In 2011, Nathan Myhrvold, the first CTO at Microsoft, wrote what turned out to be the most comprehensive guide to high-tech cooking ever published, Modernist Cuisine. Myhrvold self-published the title through his Cooking Lab as a nearly 2,500-page, four-volume behemoth priced at $625. “And the book has sold over 50,000 copies around the world,” said publicist Carrie Bachman. The book, which was James Beard’s Cookbook of the Year, has been translated into French, German, and Spanish.

Now, Myhrvold, writing with former Cooking Lab head chef Maxime Bilet, is set to release Modernist Cuisine at Home, what PW calls in a forthcoming review “Popular Science on steroids.” The book, still published by Myhrvold’s Cooking Lab, but this time distributed by Ingram Publisher Services, promises to be the perfect companion for gadget-loving foodies. It includes a foreword by both Martha Stewart and Thomas Keller. Though much trimmed, MCH still comes in at 456 pages and is priced at $140.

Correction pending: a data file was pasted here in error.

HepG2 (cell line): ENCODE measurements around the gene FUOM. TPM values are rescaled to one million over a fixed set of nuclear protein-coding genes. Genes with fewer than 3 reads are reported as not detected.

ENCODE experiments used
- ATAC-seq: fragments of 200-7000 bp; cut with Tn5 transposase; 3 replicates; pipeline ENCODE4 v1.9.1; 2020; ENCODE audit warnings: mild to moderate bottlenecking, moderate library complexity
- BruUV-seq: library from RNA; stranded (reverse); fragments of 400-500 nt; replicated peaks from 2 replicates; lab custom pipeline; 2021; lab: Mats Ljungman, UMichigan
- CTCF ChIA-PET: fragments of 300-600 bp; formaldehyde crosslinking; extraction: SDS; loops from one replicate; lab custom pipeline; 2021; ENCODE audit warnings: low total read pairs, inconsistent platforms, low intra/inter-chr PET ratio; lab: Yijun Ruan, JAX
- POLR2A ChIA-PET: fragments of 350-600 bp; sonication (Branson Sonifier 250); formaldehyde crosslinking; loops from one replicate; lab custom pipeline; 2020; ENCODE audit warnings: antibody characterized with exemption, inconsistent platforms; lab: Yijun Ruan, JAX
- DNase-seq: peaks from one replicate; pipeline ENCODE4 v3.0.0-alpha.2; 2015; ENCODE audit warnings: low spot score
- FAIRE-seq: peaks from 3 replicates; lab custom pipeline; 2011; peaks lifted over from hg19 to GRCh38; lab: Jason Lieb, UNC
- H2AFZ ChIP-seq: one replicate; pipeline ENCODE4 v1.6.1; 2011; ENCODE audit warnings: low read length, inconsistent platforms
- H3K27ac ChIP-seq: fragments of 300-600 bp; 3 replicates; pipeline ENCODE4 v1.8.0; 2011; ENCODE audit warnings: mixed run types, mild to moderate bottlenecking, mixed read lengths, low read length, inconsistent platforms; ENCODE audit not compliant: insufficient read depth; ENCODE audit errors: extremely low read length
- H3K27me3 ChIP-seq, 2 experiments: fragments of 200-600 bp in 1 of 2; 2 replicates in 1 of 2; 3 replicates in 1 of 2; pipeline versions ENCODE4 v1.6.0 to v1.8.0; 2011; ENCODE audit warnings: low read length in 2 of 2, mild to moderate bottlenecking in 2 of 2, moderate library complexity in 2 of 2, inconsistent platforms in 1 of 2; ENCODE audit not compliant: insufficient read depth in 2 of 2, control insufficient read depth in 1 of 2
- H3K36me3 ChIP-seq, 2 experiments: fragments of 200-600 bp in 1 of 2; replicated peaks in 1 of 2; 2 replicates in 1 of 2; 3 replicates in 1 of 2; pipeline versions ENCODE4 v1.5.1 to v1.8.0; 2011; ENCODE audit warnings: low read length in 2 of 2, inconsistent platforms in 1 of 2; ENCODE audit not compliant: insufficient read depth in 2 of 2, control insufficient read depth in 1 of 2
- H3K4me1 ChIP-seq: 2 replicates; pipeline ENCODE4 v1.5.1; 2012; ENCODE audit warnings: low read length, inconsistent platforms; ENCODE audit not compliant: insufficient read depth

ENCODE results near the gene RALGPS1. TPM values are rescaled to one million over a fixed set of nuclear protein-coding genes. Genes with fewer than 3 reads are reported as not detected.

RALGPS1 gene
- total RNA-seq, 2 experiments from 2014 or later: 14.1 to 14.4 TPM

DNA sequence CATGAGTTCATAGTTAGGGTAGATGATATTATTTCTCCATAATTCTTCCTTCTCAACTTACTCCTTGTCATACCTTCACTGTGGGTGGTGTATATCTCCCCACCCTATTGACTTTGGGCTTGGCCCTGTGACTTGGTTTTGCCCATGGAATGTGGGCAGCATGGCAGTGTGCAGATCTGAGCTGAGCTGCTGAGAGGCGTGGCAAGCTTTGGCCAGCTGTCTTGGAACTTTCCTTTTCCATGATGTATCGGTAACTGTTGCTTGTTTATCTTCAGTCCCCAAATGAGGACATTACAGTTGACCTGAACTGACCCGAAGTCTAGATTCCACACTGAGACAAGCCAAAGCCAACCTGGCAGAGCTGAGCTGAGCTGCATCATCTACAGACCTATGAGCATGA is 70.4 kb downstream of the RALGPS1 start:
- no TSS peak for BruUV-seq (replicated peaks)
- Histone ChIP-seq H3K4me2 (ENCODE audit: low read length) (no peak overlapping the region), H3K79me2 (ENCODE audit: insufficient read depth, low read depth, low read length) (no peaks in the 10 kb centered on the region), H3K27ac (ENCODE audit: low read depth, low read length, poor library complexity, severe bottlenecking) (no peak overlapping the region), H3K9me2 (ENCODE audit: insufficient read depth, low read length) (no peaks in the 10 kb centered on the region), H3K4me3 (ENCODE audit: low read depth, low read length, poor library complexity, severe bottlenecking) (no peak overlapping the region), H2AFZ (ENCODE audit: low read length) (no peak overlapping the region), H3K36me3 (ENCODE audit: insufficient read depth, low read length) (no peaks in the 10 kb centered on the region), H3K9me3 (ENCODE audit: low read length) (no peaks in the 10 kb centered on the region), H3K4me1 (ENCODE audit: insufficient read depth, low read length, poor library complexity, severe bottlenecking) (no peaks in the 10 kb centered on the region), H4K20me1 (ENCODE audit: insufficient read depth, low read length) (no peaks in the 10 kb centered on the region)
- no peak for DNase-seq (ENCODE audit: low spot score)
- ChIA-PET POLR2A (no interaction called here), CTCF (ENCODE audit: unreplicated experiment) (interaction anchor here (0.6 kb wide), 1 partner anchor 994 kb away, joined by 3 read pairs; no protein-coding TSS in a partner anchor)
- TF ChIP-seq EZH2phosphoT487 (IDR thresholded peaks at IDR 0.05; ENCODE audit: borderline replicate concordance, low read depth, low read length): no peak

This is the stuff for true kitchen scientists, with suggestions for digital scales, injectors, and dehydraters, as well as detailed instructions on how and when to use a blowtorch. The bulk of the book contains highly detailed, amazingly photographed recipes. “As a result,” notes PW’s review, “it is a safe bet that their turkey confit recipe is one of the very few places where the terms needle-nose pliers and duck fat can be found listed side by side.”